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Trial focuses on children's living conditions

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news Dickinson, 58602
Dickinson North Dakota 1815 1st Street West 58602

GRAND FORKS -- The case of James Hume, on trial for felony neglect of three small children prosecutors say were living in a crude, hazardous and smelly garage, is about how to decide if parents should be punished under the law for unusual living arrangements, said Hume's attorney, David Ogren.

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"One of the special things we are looking at here is, at what point do we start holding someone criminally responsible where children are involved in a housing situation," Ogren told the jury of 10 women and three men, including an alternate, in his opening statement Tuesday in a Grand Forks courtroom.

Some time long before the filth in the home gets so bad that the stench is "overwhelming," according to prosecutor Jason McCarthy's opening statement.

Hume, 32, was charged a year ago after Grand Forks County sheriff's deputies said they found him with his three children, ages 7, 4 and 2, living in a garage attached to the house where Hume's parents lived northwest of Reynolds.

The Humes' home actually is the former Holmes store and post office in what once was a small community.

The children had only a portable toilet and no running water in the garage, which was filled with flies and hazardous conditions for such small children, said McCarthy, assistant state's attorney for Grand Forks County.

He charged Hume with three Class C felonies of abuse and/or neglect of children. Each count carries a maximum penalty of five years in prison.

Animal-filled home

McCarthy told the jury that on Aug. 3 last year when deputies inspected the garage, Hume's parents would not allow deputies inside their attached house. Deputies obtained a search warrant Aug. 6, 2012, and searched the house, where Hume had told them the children bathed.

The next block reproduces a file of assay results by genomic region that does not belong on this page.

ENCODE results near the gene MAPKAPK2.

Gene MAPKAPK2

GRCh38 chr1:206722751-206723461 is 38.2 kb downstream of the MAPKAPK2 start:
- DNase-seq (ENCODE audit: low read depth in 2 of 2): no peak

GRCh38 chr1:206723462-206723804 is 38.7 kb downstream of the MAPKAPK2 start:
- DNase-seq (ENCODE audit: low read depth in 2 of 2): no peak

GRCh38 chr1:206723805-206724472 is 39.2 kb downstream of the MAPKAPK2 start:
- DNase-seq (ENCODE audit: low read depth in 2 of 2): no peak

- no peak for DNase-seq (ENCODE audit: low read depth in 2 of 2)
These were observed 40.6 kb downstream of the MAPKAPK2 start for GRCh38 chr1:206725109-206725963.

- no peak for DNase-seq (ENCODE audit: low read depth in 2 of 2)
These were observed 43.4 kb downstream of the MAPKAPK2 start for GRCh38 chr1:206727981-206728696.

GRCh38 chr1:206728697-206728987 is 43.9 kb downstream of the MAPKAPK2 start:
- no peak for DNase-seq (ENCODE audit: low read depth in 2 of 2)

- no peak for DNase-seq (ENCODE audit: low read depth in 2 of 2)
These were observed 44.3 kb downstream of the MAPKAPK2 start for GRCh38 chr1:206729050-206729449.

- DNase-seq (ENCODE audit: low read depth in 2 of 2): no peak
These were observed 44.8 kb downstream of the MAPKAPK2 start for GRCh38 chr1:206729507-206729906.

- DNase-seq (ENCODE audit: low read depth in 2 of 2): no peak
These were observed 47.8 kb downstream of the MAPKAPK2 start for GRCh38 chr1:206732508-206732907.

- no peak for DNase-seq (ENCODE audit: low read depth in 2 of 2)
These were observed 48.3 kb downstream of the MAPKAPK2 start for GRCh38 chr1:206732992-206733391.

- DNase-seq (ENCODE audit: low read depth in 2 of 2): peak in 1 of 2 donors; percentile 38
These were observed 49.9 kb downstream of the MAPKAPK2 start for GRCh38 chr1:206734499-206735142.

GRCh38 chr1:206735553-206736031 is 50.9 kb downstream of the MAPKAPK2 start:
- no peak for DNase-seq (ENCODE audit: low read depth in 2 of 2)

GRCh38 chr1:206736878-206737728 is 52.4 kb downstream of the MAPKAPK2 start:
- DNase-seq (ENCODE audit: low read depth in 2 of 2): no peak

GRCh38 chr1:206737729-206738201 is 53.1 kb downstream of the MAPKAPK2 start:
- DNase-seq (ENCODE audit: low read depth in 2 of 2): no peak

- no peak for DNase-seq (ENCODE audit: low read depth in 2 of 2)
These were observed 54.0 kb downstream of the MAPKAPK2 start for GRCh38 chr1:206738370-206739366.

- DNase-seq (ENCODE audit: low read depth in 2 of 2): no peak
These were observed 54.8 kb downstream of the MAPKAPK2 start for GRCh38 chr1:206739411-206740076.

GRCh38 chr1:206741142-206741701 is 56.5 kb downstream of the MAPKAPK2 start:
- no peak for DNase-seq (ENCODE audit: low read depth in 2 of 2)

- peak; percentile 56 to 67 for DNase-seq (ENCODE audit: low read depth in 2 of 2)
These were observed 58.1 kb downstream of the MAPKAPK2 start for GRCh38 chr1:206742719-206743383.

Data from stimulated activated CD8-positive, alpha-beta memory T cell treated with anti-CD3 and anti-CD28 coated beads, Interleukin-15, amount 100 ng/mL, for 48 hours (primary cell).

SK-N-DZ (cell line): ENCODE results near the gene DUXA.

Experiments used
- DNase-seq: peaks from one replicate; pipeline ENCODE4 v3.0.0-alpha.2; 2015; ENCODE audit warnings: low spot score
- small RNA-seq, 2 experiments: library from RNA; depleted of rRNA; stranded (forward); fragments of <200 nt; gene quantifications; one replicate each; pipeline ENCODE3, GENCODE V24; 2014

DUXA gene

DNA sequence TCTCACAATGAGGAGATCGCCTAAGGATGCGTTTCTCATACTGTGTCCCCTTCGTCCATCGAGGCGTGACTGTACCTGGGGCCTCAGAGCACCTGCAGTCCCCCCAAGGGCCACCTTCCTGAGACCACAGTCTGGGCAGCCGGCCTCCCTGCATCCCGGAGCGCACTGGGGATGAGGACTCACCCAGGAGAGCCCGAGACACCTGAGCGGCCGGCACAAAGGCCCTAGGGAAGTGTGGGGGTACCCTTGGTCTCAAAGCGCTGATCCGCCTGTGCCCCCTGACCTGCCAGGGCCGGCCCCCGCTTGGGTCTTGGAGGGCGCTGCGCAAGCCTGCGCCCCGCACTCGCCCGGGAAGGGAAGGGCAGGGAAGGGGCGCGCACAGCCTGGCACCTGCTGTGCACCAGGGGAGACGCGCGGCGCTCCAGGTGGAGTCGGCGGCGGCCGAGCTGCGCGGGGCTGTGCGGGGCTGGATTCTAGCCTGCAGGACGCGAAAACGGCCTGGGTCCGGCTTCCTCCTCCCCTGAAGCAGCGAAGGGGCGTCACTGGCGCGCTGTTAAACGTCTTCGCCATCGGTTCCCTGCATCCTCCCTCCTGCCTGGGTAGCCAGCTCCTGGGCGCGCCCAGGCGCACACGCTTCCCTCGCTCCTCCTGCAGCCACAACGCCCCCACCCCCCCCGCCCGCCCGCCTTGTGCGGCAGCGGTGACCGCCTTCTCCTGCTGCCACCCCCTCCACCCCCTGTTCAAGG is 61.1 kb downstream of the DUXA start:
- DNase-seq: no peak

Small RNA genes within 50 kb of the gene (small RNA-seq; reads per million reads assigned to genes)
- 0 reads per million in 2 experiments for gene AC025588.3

The house was filled with at least 30 cats, several dogs, geese, rabbits and a large snake, and the feces and urine smelled so bad that deputies could not enter the house without wearing masks, McCarthy said.

Hume will testify today, Ogren said, that while the conditions in the garage were not good, his children were not there very much and the evidence will show they didn't really live there. Only a week after he was charged, county social services officials allowed his children to move back in with him in a home in Thompson, where he still lives with them, Ogren said.

"There's going to be some disagreements over whether the children were ever in (their grandparents') house," Ogren said. Despite the unusual nature of the garage as a living space, Hume was supervising his children so they were safe, Ogren said.

Many parents, including him, allow their children to play football, an often dangerous sport, Ogren said.

"Do we hold them criminally liable for it? No," he said, because the children are supervised.

Tanya Johnson, who reported the situation to the sheriff's department Aug. 3, 2012, after seeing Hume's home, testified Tuesday that her younger sister, Tiffany Johnson, was Hume's girlfriend and living in the garage with Hume and his children.

She said Hume was reluctant to let her see his living arrangements and warned her that his mother would be angry that Johnson had seen the place, inside and out.

Hume is scheduled to go to trial next month on a separate felony charge that he threatened Tanya Johnson in a text message to her sister after his arrest, saying "She is going to get hurt," because she told law enforcement about his living situation.

Stephanie Henderson, the mother of Hume's two young daughters, is scheduled to testify for the prosecution today. She said in an interview Tuesday that she wasn't aware of how bad the living conditions were at the Humes' because "I wasn't allowed in there."

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